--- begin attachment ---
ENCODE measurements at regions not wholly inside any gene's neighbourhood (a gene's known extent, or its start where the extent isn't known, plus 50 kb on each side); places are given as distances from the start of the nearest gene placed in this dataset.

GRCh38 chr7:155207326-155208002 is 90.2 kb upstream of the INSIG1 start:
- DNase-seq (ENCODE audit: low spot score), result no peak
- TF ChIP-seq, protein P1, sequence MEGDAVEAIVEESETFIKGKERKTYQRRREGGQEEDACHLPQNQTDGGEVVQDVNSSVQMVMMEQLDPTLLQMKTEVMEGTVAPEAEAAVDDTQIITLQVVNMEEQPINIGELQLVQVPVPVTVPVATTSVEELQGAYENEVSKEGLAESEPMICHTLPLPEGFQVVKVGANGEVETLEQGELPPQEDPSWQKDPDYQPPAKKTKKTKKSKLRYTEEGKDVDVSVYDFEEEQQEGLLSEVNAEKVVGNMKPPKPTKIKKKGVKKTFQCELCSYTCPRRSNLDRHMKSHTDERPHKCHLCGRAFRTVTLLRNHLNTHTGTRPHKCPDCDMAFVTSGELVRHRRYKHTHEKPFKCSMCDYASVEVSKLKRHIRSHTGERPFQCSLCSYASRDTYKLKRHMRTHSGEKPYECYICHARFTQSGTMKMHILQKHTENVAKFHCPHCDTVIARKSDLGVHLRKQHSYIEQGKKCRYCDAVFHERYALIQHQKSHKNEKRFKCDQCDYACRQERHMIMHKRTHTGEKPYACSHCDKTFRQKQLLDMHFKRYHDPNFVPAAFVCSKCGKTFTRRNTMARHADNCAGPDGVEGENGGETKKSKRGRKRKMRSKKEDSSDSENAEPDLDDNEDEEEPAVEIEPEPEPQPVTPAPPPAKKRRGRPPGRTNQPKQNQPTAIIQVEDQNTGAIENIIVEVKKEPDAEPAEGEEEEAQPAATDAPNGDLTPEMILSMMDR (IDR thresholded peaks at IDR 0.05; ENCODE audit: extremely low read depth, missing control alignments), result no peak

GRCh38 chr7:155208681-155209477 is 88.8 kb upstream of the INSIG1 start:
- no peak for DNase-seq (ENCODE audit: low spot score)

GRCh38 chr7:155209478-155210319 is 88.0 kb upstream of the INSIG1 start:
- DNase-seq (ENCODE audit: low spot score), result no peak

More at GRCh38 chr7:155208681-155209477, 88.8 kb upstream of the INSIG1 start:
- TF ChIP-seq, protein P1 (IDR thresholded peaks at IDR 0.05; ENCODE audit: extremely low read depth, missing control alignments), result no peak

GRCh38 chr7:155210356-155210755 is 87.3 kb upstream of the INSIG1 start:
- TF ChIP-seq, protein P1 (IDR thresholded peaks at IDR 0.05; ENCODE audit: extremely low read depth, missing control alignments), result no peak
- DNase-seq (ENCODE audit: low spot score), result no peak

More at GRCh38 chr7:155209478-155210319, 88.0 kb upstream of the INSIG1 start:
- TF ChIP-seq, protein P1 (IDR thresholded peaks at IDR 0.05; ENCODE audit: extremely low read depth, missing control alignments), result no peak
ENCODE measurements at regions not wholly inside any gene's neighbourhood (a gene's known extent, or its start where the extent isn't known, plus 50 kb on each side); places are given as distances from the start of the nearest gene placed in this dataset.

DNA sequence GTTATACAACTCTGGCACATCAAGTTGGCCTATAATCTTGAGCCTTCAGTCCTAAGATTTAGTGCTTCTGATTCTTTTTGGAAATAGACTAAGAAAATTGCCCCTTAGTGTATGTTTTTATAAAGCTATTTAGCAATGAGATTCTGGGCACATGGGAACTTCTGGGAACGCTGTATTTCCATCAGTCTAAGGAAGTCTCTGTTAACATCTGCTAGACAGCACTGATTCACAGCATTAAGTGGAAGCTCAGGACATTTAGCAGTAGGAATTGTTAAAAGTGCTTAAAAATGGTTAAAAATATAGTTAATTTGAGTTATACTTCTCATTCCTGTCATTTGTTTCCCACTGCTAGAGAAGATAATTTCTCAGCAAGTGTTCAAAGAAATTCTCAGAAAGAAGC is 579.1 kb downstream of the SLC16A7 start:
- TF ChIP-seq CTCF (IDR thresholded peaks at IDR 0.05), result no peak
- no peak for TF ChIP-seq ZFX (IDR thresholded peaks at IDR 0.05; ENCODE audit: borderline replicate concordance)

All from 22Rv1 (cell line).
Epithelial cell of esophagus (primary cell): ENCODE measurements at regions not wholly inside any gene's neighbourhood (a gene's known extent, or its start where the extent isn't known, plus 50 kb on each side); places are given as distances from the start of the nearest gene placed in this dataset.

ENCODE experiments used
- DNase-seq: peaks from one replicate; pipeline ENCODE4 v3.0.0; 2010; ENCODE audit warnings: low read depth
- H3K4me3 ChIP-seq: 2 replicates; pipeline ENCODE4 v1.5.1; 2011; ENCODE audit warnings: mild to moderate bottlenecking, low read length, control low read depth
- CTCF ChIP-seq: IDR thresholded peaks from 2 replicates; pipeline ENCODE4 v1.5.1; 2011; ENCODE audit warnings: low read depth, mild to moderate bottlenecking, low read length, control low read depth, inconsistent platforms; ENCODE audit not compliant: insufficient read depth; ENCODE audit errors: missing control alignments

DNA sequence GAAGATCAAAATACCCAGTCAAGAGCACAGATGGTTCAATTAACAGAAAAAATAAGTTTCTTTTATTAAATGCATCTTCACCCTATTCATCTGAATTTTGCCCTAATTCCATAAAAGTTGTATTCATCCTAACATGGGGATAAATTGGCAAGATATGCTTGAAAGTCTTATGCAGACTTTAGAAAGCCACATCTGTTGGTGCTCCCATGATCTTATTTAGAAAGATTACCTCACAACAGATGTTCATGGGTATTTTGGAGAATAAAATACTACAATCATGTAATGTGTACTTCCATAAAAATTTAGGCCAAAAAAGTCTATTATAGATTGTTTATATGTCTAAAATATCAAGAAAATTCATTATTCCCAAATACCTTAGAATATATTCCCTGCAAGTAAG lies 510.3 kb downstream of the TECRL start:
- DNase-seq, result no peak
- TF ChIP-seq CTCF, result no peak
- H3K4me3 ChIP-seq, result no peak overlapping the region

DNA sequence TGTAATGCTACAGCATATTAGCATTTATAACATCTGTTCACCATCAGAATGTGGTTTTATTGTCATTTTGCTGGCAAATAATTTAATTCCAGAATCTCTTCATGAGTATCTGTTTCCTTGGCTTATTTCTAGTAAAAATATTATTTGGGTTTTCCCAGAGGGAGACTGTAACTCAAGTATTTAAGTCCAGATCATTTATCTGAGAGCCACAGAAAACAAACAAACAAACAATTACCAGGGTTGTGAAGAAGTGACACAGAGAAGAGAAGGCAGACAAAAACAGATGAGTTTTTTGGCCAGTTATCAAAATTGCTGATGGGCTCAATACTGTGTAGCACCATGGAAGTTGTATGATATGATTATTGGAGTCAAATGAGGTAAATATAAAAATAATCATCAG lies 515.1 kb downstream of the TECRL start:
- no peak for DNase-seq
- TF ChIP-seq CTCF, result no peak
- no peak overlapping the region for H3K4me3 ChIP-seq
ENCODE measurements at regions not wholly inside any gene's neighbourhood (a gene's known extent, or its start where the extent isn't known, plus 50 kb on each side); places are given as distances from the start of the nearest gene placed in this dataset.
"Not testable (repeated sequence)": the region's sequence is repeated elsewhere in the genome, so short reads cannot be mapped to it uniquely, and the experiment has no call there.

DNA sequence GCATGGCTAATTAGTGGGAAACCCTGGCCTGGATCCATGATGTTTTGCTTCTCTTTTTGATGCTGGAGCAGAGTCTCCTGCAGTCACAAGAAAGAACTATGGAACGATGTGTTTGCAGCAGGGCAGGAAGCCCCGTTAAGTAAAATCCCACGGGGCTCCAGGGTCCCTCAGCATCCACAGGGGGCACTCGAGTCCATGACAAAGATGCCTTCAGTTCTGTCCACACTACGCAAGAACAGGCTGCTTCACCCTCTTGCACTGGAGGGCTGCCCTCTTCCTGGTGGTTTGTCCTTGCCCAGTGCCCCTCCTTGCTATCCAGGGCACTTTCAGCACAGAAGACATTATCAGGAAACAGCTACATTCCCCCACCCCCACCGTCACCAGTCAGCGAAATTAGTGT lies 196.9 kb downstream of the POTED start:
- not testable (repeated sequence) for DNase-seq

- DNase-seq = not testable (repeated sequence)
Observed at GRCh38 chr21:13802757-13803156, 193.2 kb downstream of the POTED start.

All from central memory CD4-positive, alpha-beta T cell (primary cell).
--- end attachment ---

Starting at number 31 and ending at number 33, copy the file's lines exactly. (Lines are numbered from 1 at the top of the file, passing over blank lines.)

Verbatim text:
- no peak for DNase-seq
- TF ChIP-seq CTCF, result no peak
- no peak overlapping the region for H3K4me3 ChIP-seq